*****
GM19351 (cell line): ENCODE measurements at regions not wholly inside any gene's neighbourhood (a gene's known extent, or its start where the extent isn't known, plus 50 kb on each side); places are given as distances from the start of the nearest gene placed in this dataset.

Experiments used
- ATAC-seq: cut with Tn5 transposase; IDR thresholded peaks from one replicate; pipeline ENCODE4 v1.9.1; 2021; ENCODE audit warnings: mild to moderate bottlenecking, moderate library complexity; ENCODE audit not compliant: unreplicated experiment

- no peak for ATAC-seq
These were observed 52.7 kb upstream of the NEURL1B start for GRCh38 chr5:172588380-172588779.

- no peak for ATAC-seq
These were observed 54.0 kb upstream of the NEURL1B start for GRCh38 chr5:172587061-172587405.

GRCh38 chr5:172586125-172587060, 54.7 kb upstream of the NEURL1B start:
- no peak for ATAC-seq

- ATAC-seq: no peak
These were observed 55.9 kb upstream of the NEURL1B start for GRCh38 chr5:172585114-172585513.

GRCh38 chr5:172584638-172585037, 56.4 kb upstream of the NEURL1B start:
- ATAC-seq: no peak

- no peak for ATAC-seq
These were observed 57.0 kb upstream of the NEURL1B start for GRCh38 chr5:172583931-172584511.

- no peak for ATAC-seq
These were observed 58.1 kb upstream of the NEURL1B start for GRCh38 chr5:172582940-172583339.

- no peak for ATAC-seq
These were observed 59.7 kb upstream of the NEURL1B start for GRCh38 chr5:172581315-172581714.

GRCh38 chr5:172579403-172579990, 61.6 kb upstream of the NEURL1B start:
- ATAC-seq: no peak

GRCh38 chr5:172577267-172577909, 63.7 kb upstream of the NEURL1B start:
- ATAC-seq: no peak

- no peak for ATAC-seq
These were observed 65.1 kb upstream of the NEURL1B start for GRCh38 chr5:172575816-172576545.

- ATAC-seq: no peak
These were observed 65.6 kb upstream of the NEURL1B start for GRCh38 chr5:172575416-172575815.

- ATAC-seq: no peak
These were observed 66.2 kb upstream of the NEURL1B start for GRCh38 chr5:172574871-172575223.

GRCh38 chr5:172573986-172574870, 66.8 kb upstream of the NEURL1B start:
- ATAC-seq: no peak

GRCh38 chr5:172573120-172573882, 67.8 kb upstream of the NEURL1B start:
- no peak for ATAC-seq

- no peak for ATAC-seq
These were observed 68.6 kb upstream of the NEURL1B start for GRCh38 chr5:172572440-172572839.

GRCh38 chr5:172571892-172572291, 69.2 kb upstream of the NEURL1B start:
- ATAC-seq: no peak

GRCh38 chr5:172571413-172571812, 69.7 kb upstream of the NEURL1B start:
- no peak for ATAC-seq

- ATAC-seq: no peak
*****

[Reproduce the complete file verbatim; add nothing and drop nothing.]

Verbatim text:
GM19351 (cell line): ENCODE measurements at regions not wholly inside any gene's neighbourhood (a gene's known extent, or its start where the extent isn't known, plus 50 kb on each side); places are given as distances from the start of the nearest gene placed in this dataset.

Experiments used
- ATAC-seq: cut with Tn5 transposase; IDR thresholded peaks from one replicate; pipeline ENCODE4 v1.9.1; 2021; ENCODE audit warnings: mild to moderate bottlenecking, moderate library complexity; ENCODE audit not compliant: unreplicated experiment

- no peak for ATAC-seq
These were observed 52.7 kb upstream of the NEURL1B start for GRCh38 chr5:172588380-172588779.

- no peak for ATAC-seq
These were observed 54.0 kb upstream of the NEURL1B start for GRCh38 chr5:172587061-172587405.

GRCh38 chr5:172586125-172587060, 54.7 kb upstream of the NEURL1B start:
- no peak for ATAC-seq

- ATAC-seq: no peak
These were observed 55.9 kb upstream of the NEURL1B start for GRCh38 chr5:172585114-172585513.

GRCh38 chr5:172584638-172585037, 56.4 kb upstream of the NEURL1B start:
- ATAC-seq: no peak

- no peak for ATAC-seq
These were observed 57.0 kb upstream of the NEURL1B start for GRCh38 chr5:172583931-172584511.

- no peak for ATAC-seq
These were observed 58.1 kb upstream of the NEURL1B start for GRCh38 chr5:172582940-172583339.

- no peak for ATAC-seq
These were observed 59.7 kb upstream of the NEURL1B start for GRCh38 chr5:172581315-172581714.

GRCh38 chr5:172579403-172579990, 61.6 kb upstream of the NEURL1B start:
- ATAC-seq: no peak

GRCh38 chr5:172577267-172577909, 63.7 kb upstream of the NEURL1B start:
- ATAC-seq: no peak

- no peak for ATAC-seq
These were observed 65.1 kb upstream of the NEURL1B start for GRCh38 chr5:172575816-172576545.

- ATAC-seq: no peak
These were observed 65.6 kb upstream of the NEURL1B start for GRCh38 chr5:172575416-172575815.

- ATAC-seq: no peak
These were observed 66.2 kb upstream of the NEURL1B start for GRCh38 chr5:172574871-172575223.

GRCh38 chr5:172573986-172574870, 66.8 kb upstream of the NEURL1B start:
- ATAC-seq: no peak

GRCh38 chr5:172573120-172573882, 67.8 kb upstream of the NEURL1B start:
- no peak for ATAC-seq

- no peak for ATAC-seq
These were observed 68.6 kb upstream of the NEURL1B start for GRCh38 chr5:172572440-172572839.

GRCh38 chr5:172571892-172572291, 69.2 kb upstream of the NEURL1B start:
- ATAC-seq: no peak

GRCh38 chr5:172571413-172571812, 69.7 kb upstream of the NEURL1B start:
- no peak for ATAC-seq

- ATAC-seq: no peak